I started P90x this past week. The home fitness program was a present for my birthday, nearly a year ago now. My sister, a BeachBody coach [Jess’ page], gave me the gift because I raved about the Insanity program and thought maybe I would like P90x as well.
I was eager to try it – or so I thought. P90x is nothing like Insanity, I soon discovered. First of all, I love bodyweight training, and I like Shaun T. It didn’t bother me that he would get tired and pant his way through the tougher bouts of the workouts. I thought that was inspiring, and it didn’t make me feel bad to get in additional rests here and there outside of the 30-second mico-recovery he would give you in between circuits of squats, jumps, and any type of push-up/plank variation you can image.
Tony Horton, on the other hand, annoyed me. Also, I am used to doing cardio every day in addition to resistance training. So going one day without one of the other went against the grain for me. I also wasn’t sold on the nutrition component–I’ve had enough protein bars in my day and the results & recovery formula tasted too good to be good for you.
When I evaluate a fitness program, I look for five things:
- Effectiveness: Does it do what it claims to do? In this case, get you in the best shape of your life, thanks to “muscle confusion?”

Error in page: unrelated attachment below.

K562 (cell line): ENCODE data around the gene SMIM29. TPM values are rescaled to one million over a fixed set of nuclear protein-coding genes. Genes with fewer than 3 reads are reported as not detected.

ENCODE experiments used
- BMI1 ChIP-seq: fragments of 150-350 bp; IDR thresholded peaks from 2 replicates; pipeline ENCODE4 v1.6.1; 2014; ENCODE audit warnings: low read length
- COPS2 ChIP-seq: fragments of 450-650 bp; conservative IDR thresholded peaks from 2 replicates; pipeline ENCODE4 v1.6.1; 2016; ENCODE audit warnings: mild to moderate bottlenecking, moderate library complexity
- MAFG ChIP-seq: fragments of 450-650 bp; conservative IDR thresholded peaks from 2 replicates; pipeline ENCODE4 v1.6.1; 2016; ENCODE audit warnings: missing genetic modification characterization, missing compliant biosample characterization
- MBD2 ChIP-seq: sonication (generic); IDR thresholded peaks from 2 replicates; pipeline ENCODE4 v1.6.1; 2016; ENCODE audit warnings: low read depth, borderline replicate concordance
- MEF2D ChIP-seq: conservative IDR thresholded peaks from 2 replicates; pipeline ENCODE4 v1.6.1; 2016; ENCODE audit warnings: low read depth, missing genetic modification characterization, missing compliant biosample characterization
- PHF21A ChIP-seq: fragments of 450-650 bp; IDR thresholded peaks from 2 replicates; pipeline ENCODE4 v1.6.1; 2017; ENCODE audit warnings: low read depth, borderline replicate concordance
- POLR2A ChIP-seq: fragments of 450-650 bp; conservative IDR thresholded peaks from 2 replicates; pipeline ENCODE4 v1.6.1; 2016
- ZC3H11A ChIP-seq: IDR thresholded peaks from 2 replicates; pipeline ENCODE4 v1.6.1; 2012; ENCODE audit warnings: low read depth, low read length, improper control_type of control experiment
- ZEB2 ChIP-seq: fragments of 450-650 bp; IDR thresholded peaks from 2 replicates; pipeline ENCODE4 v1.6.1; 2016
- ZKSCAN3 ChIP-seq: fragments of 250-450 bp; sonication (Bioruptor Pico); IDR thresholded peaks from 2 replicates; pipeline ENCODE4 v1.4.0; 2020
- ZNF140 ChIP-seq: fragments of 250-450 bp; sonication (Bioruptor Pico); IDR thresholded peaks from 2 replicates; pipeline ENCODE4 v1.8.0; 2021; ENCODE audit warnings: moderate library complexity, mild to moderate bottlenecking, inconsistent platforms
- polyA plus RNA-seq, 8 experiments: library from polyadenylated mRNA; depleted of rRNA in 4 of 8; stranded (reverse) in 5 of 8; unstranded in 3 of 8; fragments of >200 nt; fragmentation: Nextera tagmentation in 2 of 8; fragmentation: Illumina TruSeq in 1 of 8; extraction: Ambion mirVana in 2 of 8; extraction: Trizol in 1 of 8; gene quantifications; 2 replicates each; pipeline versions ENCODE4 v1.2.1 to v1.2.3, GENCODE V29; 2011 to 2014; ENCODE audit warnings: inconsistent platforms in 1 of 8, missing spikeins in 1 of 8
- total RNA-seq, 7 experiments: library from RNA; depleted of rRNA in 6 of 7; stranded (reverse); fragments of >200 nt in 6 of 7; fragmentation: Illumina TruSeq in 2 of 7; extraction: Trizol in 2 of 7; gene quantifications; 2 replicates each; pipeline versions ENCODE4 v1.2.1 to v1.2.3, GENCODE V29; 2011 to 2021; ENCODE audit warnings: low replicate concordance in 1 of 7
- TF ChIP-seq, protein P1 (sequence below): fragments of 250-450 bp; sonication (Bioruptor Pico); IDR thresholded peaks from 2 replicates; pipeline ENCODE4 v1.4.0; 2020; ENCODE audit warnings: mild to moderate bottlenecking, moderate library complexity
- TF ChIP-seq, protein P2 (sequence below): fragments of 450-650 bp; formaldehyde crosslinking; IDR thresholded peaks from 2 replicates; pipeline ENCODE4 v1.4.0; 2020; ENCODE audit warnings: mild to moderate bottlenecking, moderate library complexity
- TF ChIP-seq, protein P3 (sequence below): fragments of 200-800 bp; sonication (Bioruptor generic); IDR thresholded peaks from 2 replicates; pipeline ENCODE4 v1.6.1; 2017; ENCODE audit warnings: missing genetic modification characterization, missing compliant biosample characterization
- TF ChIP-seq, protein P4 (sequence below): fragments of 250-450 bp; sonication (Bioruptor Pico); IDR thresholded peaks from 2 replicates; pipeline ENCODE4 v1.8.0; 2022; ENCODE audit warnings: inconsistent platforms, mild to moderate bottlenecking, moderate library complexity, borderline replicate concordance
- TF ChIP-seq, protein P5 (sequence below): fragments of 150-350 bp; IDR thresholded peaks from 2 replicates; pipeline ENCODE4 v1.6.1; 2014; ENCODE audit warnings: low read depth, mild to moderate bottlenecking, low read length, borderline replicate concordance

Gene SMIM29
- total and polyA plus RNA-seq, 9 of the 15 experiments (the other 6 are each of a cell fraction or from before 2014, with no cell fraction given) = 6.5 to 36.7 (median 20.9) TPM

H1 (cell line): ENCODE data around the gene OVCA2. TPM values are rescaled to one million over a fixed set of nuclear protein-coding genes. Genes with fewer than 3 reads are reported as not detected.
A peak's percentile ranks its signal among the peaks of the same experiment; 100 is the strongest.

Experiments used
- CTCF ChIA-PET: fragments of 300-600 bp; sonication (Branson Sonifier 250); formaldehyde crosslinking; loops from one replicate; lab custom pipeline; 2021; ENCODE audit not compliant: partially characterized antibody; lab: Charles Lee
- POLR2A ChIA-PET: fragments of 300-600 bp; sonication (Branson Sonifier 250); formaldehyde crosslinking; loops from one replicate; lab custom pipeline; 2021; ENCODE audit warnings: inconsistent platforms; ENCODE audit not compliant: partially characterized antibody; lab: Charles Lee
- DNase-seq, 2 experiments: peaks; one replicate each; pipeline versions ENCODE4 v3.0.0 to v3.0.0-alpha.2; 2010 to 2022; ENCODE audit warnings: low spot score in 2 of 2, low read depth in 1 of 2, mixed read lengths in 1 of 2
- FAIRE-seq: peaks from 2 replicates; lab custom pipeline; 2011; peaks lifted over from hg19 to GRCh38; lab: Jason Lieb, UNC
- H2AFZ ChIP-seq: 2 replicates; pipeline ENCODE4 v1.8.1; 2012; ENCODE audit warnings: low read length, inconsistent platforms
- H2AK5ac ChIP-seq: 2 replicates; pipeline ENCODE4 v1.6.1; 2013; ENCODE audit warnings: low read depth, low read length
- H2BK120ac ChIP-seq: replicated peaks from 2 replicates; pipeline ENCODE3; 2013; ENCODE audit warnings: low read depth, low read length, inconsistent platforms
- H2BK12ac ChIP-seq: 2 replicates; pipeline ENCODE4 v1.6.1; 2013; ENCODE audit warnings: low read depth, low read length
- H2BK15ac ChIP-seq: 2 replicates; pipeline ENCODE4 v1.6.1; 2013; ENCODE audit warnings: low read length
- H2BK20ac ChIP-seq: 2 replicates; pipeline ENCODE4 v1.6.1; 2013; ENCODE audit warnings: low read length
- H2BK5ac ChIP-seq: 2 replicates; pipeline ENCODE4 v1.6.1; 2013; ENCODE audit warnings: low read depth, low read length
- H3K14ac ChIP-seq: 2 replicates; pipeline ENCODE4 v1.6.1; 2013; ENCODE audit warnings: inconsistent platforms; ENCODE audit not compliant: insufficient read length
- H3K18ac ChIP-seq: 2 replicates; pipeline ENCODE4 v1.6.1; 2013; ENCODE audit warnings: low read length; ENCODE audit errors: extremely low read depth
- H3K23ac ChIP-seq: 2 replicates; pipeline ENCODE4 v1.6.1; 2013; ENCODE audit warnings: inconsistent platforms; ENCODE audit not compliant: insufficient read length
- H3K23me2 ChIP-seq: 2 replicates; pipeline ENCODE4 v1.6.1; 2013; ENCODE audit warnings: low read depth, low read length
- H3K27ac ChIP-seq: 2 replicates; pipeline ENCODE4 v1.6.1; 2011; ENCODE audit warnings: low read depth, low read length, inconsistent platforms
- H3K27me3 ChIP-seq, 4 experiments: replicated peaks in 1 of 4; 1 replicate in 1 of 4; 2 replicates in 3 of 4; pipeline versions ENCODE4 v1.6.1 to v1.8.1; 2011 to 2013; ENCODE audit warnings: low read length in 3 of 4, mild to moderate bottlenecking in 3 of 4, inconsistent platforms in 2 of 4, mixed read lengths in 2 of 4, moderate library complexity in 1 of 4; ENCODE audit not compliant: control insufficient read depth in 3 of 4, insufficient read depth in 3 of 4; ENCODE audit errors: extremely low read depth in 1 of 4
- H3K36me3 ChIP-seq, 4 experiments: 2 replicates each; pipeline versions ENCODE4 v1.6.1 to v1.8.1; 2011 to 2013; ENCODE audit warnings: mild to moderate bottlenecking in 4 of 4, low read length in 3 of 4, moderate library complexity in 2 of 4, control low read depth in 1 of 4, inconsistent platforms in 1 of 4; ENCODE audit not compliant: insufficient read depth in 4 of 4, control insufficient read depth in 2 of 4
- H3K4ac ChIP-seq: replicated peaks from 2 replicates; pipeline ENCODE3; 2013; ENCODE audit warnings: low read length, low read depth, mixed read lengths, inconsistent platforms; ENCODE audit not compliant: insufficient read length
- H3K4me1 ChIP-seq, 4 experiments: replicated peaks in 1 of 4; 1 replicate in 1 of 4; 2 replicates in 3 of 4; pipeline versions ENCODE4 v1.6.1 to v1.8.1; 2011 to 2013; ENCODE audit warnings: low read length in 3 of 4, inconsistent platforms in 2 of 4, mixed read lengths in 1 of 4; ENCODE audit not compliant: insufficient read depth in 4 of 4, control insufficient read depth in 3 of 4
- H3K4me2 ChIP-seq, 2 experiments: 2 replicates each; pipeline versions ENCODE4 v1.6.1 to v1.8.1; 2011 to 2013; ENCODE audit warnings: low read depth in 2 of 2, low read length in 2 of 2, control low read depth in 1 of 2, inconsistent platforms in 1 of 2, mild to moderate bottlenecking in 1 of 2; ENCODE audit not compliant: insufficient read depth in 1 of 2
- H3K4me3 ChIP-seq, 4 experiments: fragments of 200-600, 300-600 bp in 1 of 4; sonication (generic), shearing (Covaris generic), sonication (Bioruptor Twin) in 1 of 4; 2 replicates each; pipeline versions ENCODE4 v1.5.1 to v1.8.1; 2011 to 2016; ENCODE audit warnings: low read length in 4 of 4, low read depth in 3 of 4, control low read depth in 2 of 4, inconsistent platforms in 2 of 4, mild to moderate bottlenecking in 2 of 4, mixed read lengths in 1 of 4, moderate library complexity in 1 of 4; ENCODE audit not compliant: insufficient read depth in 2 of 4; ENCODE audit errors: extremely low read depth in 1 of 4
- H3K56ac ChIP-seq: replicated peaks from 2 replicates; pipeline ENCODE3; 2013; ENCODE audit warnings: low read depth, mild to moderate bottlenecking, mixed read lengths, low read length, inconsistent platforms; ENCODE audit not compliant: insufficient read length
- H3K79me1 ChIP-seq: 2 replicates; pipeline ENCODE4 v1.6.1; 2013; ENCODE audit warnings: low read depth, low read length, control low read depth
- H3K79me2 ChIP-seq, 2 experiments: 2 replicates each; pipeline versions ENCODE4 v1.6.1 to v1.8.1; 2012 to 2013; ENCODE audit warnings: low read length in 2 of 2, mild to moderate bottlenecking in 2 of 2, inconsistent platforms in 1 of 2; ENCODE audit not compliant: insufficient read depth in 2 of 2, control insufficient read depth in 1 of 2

- Nutrition: Is there one? Is it sound, well-balanced and sustainable?
- Efficiency: How long does it take to do routines? Is the time commitment reasonable?
- Workout Quality: Are the workouts challenging? Are they varied enough to hit all muscle groups and functional movements? Are cardio, flexibility, strength, and core work all integrated?
- Intensity: Is it for beginning, intermediate, or advanced exercisers? What population, if any, should think twice or get a physician’s clearance before pursuing?
I started P90x shortly after receiving it, but I didn’t like it. First, I was measuring it against Insanity, which is not the right thing to do since they are two completely different programs. Second, I expected an hour or less time commitment six days a week. Most of the workouts require more time than that, so I wasn’t entirely sold on its efficiency. I felt like I could accomplish as much, if not more, in less time. I stopped after the first few days.
So now, out of curiosity and a genuine passion for trying new exercise programs, I’m giving it another shot. I’m planning ahead, carving out time in my calendar. Honestly, there will be days when I won’t get the entire 90-minute yoga session in because it’s just a long time. Still, I’m going to stick with it and write all about it.
Next week, more on how P90x meets the criteria so far.
© 2009-2015 Melissa Rodriguez
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